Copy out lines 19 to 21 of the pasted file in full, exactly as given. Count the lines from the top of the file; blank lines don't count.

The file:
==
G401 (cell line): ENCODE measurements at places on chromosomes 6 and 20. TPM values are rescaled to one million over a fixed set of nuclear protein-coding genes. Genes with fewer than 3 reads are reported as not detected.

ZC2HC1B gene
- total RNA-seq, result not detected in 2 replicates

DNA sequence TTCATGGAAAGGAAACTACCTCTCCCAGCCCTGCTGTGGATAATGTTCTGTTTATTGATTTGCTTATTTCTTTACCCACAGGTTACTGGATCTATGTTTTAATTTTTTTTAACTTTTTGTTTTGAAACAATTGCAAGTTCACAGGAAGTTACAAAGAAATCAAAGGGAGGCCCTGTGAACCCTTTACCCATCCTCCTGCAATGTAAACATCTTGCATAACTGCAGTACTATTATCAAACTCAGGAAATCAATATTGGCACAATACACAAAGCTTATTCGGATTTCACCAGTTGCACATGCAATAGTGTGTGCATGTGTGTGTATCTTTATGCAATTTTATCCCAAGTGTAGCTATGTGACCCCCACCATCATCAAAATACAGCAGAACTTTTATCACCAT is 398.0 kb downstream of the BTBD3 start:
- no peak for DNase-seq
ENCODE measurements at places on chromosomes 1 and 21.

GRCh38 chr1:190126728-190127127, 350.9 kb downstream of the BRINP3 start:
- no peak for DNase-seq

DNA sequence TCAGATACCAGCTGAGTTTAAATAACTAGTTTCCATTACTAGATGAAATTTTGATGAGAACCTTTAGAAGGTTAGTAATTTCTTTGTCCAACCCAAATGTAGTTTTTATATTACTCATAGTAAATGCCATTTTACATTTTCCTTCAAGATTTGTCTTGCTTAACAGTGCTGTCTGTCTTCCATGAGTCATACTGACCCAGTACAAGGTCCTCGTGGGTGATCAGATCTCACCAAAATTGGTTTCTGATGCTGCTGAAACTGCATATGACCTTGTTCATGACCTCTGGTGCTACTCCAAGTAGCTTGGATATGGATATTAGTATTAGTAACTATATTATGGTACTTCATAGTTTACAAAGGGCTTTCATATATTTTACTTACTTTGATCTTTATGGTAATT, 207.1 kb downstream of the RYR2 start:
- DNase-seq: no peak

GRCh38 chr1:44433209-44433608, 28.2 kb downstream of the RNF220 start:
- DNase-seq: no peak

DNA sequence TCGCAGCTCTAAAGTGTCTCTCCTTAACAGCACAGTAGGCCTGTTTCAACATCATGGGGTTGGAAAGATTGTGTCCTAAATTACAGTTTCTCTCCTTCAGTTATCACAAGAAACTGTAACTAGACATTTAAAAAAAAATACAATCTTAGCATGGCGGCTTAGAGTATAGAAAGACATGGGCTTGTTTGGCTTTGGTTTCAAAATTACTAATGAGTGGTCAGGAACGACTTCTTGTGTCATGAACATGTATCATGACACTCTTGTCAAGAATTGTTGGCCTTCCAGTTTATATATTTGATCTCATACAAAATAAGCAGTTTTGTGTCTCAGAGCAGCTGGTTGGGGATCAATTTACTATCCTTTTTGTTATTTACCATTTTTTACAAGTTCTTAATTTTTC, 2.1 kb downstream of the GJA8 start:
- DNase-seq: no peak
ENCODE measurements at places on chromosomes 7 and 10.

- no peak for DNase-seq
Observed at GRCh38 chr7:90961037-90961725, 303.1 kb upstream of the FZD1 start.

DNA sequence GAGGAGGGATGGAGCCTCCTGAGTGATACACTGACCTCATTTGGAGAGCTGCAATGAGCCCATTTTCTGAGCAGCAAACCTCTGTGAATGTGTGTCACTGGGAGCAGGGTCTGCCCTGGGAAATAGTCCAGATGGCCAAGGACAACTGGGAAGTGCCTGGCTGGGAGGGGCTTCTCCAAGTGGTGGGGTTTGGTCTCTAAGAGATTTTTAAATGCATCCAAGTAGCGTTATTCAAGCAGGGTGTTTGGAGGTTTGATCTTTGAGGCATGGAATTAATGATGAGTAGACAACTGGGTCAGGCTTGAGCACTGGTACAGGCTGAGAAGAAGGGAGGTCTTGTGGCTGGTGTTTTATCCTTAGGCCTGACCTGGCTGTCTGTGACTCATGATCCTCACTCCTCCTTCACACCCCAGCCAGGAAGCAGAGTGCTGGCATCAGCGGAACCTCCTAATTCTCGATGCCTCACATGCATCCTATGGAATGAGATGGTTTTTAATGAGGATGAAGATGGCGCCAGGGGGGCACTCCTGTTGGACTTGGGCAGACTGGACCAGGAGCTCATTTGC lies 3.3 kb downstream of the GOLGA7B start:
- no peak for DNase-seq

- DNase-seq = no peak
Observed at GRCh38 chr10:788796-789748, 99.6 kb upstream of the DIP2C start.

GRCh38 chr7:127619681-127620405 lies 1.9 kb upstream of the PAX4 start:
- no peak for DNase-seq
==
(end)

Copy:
- no peak for DNase-seq

- DNase-seq = no peak
Observed at GRCh38 chr10:788796-789748, 99.6 kb upstream of the DIP2C start.